UK chancellor George Osborne pledged to get tough on the banks and reign in the Financial Services industry after the sector crashed the global economy in 2007/8. But each proposal he makes, he later waters down or never implements. The latest example is no different.
The Senior Managers Regime was intended to add an incentive for senior managers in the the financial services industry to make sure their staff weren’t behaving recklessly. After the experiences of 2007/8, where executives escaped largely unscathed despite creating cultures and programmes which not only crashed their companies, but took down whole national economies, the Senior Managers Regime would force firms to declare clear lines of accountability for every area of the business. In short, it put top executives in the firing line for prosecution and other consequences if their bank acted recklessly in future.
In his Mansion House speech earlier this year, Bank of England governor Mark Carney welcomed the regime and called on Osborne to go even further. He said individuals had acted with a “culture of impunity” in the past, but that:
“The age of irresponsibility is over.”
“By toughening up the rules for manipulating the fixed income, commodities and currency markets we are turning the corner and making further abuse less likely.
“The combination of tougher rules with the expectation of better conduct and more professionalism is what the markets need and people want to see.”
But while all three were busy talking up the proposal, in reality, it was being watered down. Whereas originally, the burden of evidence would fall to the executive to prove they did everything in their power to prevent misconduct, Osborne u-turned on Thursday, deciding that this burden will fall on the regulator. As Ben Moshinsky points out at Business Insider:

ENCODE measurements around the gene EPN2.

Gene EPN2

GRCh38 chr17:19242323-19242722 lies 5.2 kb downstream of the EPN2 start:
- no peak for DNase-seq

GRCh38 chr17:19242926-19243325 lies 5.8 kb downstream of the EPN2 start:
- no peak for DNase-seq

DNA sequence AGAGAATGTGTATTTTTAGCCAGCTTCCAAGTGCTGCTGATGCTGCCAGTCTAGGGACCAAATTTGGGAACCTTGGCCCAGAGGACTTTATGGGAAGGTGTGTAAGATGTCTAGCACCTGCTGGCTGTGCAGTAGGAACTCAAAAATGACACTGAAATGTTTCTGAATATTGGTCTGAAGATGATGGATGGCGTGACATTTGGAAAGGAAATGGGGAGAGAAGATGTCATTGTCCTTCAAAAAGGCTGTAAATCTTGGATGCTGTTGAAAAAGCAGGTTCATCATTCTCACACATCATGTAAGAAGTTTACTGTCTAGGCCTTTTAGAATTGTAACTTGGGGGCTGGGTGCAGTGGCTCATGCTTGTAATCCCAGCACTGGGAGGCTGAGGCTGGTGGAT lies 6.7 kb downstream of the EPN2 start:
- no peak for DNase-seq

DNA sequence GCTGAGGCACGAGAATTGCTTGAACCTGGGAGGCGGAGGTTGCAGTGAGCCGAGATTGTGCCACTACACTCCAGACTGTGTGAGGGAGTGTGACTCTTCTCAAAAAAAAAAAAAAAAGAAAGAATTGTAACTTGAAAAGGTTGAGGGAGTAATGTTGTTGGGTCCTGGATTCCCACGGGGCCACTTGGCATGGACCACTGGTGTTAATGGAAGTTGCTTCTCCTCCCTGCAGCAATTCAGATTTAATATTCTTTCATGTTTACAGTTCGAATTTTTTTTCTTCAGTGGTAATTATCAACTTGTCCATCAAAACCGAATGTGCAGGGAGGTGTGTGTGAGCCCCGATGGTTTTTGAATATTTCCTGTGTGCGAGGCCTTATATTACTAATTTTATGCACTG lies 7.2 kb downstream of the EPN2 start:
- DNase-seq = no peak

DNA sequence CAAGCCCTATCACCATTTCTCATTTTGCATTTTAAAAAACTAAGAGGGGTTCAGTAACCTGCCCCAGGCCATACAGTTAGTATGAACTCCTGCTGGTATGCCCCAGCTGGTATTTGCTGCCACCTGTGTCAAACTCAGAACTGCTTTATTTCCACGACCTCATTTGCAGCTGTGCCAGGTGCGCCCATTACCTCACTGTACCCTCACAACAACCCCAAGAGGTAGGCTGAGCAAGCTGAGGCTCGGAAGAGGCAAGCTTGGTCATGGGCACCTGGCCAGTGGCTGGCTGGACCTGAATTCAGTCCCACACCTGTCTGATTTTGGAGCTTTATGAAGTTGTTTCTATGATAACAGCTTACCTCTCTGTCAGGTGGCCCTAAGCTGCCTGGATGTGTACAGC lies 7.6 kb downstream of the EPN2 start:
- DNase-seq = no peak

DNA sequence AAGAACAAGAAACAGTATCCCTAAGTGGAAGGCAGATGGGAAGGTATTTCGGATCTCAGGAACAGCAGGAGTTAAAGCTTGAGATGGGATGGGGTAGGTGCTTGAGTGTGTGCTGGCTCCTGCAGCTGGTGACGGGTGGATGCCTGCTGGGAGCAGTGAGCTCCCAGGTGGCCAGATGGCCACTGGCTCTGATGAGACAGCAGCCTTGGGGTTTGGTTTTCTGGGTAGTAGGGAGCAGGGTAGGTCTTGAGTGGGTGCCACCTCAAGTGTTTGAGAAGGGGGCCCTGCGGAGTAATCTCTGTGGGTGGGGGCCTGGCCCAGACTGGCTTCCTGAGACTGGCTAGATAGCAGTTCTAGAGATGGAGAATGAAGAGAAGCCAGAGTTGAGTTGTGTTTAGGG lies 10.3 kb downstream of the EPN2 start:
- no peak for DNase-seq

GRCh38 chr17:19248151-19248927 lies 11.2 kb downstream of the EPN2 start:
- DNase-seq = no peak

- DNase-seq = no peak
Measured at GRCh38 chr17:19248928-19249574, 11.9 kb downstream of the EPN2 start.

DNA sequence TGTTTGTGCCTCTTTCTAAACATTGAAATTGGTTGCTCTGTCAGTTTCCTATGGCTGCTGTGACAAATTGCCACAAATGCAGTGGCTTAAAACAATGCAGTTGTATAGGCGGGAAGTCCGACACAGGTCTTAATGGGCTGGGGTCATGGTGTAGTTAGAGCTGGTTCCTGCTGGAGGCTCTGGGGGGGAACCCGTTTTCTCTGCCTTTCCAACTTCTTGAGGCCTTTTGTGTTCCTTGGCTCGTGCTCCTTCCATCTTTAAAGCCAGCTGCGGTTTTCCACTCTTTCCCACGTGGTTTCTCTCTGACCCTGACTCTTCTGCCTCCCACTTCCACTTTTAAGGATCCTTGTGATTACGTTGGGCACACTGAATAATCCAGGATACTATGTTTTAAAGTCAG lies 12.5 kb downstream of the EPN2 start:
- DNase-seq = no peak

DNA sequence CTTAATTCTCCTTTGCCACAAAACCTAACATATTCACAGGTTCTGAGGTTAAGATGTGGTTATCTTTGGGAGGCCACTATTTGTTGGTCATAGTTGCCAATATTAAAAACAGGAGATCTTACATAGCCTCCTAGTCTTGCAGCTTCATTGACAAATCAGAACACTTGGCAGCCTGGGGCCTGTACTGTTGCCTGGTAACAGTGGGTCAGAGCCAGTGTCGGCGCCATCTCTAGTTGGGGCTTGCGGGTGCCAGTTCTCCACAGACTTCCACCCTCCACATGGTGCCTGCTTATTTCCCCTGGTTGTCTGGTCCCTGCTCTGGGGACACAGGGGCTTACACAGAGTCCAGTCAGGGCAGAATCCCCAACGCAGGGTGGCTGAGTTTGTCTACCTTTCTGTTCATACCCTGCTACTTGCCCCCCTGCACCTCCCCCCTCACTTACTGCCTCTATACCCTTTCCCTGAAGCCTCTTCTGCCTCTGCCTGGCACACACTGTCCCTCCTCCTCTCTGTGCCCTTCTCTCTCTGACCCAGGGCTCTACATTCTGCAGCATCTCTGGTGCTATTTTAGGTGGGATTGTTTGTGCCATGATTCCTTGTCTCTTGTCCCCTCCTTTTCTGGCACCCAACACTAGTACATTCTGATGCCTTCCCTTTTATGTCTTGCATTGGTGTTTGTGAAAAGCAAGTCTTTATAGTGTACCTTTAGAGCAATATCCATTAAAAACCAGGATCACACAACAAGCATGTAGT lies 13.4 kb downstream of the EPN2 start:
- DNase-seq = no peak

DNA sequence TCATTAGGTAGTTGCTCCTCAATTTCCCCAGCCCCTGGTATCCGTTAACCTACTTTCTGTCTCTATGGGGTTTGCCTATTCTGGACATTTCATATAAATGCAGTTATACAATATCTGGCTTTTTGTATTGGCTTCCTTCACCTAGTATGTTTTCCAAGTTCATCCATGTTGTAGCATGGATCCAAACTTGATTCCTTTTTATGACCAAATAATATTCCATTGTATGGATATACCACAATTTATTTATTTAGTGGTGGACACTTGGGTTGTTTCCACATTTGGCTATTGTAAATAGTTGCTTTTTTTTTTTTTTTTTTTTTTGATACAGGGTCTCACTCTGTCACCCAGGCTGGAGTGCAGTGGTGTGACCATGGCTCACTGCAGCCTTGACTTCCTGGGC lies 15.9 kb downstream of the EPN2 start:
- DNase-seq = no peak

Senior managers will still be required to show they behaved well, but now it’s a “duty of responsibility” to do so, rather than a “presumption” that they didn’t. The three-word change makes all the difference.
Another in a long line of favours the Chancellor has done for the City.
Not only does Osborne refuse to get tough on the Financial Services industry himself, but he actively blocks regulators from doing so either. When Martin Wheatley took over the Financial Conduct Authority (FCA) and began making moves to actually confront banks over bad conduct, Osborne stamped on him. After the FCA levied a record £1.4bn in fines against rogue banks, Wheatley was forced to resign after the Chancellor gave him a vote of no confidence.
Labour MP John Mann, a member of the Treasury Select Committee said at the time:
“To play politics with our biggest financial regulator shows the chancellor hasn’t learnt the lessons of the financial crash.
“Martin Wheatley has led the FCA with distinction since its creation following the failures of the FSA. Under his watch the biggest banks have been held accountable for their failings, predatory payday lenders have been brought to task and consumers have finally had someone stand up for them.”
Without the promised changes to the banking system, the same behaviour will persist and another crash will come. Once again, the taxpayer will pick up the pieces, while those responsible reap the rewards.
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